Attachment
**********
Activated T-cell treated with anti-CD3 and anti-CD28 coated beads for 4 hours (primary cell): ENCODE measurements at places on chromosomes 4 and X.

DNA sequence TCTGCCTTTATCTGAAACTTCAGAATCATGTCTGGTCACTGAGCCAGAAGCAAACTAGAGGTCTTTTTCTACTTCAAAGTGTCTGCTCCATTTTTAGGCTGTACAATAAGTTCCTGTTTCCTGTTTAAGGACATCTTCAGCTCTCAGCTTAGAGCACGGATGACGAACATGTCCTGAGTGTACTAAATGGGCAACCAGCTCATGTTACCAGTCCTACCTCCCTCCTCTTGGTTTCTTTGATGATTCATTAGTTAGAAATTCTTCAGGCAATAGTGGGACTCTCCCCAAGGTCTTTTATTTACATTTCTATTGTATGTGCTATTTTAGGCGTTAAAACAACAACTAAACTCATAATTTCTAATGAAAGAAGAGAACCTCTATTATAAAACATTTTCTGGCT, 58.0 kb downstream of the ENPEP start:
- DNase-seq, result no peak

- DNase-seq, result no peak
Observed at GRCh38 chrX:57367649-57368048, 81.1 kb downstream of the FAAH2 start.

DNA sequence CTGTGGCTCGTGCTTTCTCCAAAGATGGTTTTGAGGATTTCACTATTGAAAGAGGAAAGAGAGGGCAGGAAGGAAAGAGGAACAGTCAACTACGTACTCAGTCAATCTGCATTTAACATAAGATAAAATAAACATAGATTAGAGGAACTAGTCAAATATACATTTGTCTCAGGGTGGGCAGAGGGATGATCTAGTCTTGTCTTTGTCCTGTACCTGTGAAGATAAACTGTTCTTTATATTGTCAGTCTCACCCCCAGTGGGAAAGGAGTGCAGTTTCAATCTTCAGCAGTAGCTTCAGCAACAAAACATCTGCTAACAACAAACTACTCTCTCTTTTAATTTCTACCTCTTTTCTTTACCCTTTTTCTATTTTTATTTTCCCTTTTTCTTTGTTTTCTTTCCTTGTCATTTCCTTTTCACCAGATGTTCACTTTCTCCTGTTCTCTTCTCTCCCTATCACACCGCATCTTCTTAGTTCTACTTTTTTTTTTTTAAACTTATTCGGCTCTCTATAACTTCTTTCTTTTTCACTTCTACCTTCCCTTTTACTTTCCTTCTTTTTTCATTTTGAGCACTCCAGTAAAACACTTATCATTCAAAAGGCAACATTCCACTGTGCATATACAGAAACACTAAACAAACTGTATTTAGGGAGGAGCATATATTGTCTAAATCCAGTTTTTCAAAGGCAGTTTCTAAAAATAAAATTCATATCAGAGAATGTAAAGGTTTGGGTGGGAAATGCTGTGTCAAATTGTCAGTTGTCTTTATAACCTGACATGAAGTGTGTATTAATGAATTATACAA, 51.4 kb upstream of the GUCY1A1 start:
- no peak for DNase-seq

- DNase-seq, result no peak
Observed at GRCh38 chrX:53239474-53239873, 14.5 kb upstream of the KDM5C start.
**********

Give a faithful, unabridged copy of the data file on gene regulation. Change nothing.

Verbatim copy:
Activated T-cell treated with anti-CD3 and anti-CD28 coated beads for 4 hours (primary cell): ENCODE measurements at places on chromosomes 4 and X.

DNA sequence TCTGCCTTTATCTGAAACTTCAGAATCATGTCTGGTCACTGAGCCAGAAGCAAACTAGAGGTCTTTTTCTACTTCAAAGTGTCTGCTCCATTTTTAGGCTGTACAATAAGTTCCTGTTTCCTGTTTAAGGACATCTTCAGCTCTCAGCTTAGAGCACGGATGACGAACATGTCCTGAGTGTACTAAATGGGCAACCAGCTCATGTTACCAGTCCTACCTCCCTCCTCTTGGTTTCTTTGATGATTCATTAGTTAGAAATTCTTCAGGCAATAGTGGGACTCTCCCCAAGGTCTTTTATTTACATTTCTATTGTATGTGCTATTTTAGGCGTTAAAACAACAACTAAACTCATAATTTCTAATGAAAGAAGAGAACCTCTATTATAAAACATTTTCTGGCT, 58.0 kb downstream of the ENPEP start:
- DNase-seq, result no peak

- DNase-seq, result no peak
Observed at GRCh38 chrX:57367649-57368048, 81.1 kb downstream of the FAAH2 start.

DNA sequence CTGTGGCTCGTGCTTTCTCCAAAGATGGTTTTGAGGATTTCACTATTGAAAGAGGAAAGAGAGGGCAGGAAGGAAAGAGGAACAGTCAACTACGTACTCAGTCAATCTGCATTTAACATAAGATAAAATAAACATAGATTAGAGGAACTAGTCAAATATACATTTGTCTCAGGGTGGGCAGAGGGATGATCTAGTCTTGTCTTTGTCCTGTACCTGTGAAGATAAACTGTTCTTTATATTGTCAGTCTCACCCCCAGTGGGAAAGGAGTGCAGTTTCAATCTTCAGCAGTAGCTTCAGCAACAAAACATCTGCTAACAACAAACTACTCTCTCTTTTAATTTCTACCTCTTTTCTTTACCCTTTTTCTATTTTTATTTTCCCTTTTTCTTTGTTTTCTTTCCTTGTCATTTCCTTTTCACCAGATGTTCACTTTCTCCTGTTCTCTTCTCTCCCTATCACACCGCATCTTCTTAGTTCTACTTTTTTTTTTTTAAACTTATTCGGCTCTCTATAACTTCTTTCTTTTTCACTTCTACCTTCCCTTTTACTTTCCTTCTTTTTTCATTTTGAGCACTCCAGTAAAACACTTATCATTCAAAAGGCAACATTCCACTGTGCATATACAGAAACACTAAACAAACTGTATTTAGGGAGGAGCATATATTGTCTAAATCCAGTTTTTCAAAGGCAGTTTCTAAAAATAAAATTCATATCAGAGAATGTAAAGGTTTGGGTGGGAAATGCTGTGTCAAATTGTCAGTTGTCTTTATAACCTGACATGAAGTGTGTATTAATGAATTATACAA, 51.4 kb upstream of the GUCY1A1 start:
- no peak for DNase-seq

- DNase-seq, result no peak
Observed at GRCh38 chrX:53239474-53239873, 14.5 kb upstream of the KDM5C start.